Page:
Design Like You Give a Damn is a compendium of innovative projects from around the world that demonstrate the power of design to improve lives.  The first book to bring the best of humanitarian architecture and design to the printed page, Design Like You Give a Damn offers a history of the movement toward socially conscious design, and showcases more than 80 contemporary solutions to such urgent needs as basic shelter, healthcare, education and access to clean water, energy and sanitation.

Bell, Bryan (2003). Good Deeds, Good Design: Community Service Through Architecture.  Princeton: Princeton Architectural Press. ISBN: 1-5689-8391-3
Good Deeds, Good Design presents the best new thoughts and practices in this emerging movement toward an architecture that serves a broader population. In this book, architecture firms, community design centers, design/build programs, and service-based organizations offer their plans for buildings for the other ninety-eight percent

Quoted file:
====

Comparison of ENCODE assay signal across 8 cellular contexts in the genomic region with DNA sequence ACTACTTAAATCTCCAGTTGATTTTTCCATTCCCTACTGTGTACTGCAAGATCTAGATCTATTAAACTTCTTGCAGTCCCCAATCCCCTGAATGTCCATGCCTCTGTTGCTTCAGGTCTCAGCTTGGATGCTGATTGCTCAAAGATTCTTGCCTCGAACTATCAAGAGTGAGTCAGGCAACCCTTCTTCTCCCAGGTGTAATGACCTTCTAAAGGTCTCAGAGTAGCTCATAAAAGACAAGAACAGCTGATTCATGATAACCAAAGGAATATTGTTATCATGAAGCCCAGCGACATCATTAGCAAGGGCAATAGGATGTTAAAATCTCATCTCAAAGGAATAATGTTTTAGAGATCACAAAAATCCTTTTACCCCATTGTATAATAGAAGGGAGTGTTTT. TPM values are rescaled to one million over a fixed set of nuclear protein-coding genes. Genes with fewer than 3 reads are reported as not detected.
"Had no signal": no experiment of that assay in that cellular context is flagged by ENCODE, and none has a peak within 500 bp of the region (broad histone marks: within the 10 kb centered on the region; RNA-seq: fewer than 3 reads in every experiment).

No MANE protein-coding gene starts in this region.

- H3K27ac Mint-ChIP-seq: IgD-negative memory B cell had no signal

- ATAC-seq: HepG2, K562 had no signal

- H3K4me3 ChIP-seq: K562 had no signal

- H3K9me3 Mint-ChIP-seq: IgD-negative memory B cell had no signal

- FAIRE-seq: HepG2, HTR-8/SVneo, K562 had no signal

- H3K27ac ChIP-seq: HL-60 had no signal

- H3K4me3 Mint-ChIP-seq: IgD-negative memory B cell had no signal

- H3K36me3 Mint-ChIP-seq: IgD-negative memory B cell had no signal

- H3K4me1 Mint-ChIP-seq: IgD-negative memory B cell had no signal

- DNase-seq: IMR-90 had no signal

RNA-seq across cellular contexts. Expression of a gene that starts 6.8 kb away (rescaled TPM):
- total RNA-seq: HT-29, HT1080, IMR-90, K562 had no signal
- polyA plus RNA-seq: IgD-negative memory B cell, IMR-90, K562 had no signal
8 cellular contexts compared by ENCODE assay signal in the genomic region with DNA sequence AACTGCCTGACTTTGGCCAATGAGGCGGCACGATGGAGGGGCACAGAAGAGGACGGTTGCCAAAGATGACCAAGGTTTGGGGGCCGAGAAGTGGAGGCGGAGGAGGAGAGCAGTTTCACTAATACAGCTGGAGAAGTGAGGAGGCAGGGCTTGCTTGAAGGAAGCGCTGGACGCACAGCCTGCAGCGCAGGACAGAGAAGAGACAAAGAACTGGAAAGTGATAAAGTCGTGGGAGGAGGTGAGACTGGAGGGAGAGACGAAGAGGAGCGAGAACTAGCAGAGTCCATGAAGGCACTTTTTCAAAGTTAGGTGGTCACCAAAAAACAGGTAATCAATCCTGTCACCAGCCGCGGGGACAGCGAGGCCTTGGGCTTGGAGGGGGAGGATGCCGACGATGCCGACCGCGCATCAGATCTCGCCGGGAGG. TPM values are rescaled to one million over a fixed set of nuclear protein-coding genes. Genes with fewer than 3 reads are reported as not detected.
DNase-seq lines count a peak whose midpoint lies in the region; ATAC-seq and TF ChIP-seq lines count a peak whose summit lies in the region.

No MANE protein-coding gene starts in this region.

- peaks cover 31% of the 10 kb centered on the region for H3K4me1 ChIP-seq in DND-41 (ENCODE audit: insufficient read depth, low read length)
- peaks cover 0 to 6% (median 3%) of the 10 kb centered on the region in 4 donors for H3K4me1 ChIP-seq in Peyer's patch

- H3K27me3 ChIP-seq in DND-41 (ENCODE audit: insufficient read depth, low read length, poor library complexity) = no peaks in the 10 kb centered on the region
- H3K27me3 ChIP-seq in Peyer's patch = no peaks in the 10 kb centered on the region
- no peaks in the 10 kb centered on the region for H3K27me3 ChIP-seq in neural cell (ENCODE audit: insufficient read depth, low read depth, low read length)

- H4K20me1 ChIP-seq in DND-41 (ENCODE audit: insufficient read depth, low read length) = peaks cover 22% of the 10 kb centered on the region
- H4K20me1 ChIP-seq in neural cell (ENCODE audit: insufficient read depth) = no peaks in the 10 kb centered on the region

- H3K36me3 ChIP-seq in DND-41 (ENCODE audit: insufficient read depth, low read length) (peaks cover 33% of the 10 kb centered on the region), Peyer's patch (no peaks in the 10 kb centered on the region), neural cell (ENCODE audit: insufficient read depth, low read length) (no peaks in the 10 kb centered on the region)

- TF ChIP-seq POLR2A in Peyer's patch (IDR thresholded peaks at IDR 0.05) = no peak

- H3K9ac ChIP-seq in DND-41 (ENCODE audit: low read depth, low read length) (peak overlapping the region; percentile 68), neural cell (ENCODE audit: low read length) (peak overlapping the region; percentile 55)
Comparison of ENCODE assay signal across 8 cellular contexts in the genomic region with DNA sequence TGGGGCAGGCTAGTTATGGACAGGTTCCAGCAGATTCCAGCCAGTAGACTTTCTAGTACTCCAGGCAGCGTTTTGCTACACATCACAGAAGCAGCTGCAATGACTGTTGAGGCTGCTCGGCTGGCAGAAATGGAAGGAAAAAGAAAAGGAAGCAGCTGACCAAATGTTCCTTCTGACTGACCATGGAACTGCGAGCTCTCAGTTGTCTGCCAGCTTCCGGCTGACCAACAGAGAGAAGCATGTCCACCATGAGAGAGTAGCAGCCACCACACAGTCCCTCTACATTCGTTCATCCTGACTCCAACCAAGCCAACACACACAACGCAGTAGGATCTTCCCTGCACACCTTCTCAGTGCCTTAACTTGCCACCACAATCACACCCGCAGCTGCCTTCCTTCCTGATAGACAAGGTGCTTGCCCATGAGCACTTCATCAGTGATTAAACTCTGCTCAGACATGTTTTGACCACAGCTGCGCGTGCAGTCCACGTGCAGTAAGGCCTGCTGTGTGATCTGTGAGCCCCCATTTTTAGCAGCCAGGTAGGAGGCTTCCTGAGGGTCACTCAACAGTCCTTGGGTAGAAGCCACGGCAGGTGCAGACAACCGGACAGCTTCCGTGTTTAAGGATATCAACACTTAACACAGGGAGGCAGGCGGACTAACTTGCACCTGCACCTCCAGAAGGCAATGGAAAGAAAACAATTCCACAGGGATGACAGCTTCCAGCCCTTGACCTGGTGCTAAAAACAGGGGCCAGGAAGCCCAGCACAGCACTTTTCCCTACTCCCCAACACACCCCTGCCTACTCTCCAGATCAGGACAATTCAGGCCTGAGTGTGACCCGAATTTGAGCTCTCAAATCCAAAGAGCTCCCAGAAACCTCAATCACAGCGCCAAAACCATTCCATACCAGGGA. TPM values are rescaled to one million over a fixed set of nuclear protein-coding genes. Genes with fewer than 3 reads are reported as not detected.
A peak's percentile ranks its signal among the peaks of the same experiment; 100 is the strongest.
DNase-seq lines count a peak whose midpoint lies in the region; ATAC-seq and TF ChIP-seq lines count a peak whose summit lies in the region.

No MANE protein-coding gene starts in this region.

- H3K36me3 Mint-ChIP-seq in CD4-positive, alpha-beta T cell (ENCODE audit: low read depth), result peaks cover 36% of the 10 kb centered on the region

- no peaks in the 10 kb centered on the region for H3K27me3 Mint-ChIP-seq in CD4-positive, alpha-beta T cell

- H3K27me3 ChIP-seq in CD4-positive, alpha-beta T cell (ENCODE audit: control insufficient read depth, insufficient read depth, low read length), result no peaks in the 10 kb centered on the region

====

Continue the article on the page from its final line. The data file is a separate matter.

Bell, Bryan and Wakeford, Katie (eds.) (2008). Expanding Architecture: Design as Activism. Metropolis Books. ISBN: 1-9330-4578-7
Expanding Architecture presents a new generation of creative design carried out in the service of the greater public and the greater good. Questioning how design can improve daily lives, editors Bryan Bell and Katie Wakeford map an emerging geography of architectural activism--or "public-interest architecture"--that might function akin to public-interest law or medicine by expanding architecture's all too often elite client base.


Unknown said...

I am currently an architecture student in college, and I also want to peruse building for developing countries. I am trying to find an organization that I could possibly work for after college, if there is anyone who has information about any of the sites that are listed on this site, can you brief me on them. I know and like the Habitat for Humanity organization, I am just not sure if they are in need of architects as much as they are builders.